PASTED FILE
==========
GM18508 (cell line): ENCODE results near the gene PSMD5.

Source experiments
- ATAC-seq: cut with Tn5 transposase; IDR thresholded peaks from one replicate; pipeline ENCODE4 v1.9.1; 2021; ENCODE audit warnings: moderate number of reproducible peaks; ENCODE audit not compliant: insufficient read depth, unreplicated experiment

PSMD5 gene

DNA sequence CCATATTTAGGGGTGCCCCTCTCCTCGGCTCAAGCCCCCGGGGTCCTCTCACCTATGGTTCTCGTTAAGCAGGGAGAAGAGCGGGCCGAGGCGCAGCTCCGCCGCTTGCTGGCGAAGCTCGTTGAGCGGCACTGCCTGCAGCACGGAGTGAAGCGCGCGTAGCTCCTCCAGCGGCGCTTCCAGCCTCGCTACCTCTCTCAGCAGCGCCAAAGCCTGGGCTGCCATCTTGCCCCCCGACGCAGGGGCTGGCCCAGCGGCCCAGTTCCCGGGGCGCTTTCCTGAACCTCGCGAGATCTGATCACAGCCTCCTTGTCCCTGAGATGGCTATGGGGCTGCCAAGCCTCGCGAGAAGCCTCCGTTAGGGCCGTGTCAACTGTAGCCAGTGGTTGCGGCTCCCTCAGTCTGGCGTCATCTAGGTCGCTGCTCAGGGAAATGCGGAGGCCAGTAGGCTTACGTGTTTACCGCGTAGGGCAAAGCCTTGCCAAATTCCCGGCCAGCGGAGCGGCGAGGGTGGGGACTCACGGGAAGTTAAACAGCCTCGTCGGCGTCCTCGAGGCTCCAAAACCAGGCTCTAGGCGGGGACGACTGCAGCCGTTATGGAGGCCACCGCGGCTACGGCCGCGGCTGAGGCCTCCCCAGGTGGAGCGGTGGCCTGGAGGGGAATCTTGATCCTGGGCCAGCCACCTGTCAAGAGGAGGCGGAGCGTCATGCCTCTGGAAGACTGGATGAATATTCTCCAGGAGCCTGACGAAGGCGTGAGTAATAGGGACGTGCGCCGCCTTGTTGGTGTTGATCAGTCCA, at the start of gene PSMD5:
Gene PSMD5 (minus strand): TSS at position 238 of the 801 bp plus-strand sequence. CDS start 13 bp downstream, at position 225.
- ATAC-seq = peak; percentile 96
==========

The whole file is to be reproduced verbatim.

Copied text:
GM18508 (cell line): ENCODE results near the gene PSMD5.

Source experiments
- ATAC-seq: cut with Tn5 transposase; IDR thresholded peaks from one replicate; pipeline ENCODE4 v1.9.1; 2021; ENCODE audit warnings: moderate number of reproducible peaks; ENCODE audit not compliant: insufficient read depth, unreplicated experiment

PSMD5 gene

DNA sequence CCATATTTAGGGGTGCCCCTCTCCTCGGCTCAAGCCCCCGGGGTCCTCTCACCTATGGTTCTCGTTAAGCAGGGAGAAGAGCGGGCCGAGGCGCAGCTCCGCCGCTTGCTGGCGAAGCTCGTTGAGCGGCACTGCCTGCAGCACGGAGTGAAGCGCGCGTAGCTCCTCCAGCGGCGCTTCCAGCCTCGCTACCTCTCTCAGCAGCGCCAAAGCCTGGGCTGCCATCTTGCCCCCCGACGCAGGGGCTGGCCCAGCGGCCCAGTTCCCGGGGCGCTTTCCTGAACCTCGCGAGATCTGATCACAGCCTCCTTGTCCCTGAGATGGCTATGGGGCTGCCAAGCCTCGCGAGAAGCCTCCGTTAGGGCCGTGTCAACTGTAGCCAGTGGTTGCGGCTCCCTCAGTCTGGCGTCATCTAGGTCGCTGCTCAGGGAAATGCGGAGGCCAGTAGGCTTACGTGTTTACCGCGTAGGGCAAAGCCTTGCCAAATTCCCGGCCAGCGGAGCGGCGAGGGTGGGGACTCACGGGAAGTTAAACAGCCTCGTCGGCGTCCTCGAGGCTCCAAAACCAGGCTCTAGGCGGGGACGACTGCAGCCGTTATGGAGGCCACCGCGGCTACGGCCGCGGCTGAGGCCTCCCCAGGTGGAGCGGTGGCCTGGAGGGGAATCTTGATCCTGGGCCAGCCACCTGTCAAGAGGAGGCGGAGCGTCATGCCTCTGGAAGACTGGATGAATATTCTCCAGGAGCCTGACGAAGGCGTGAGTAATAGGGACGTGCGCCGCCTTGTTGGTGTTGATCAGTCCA, at the start of gene PSMD5:
Gene PSMD5 (minus strand): TSS at position 238 of the 801 bp plus-strand sequence. CDS start 13 bp downstream, at position 225.
- ATAC-seq = peak; percentile 96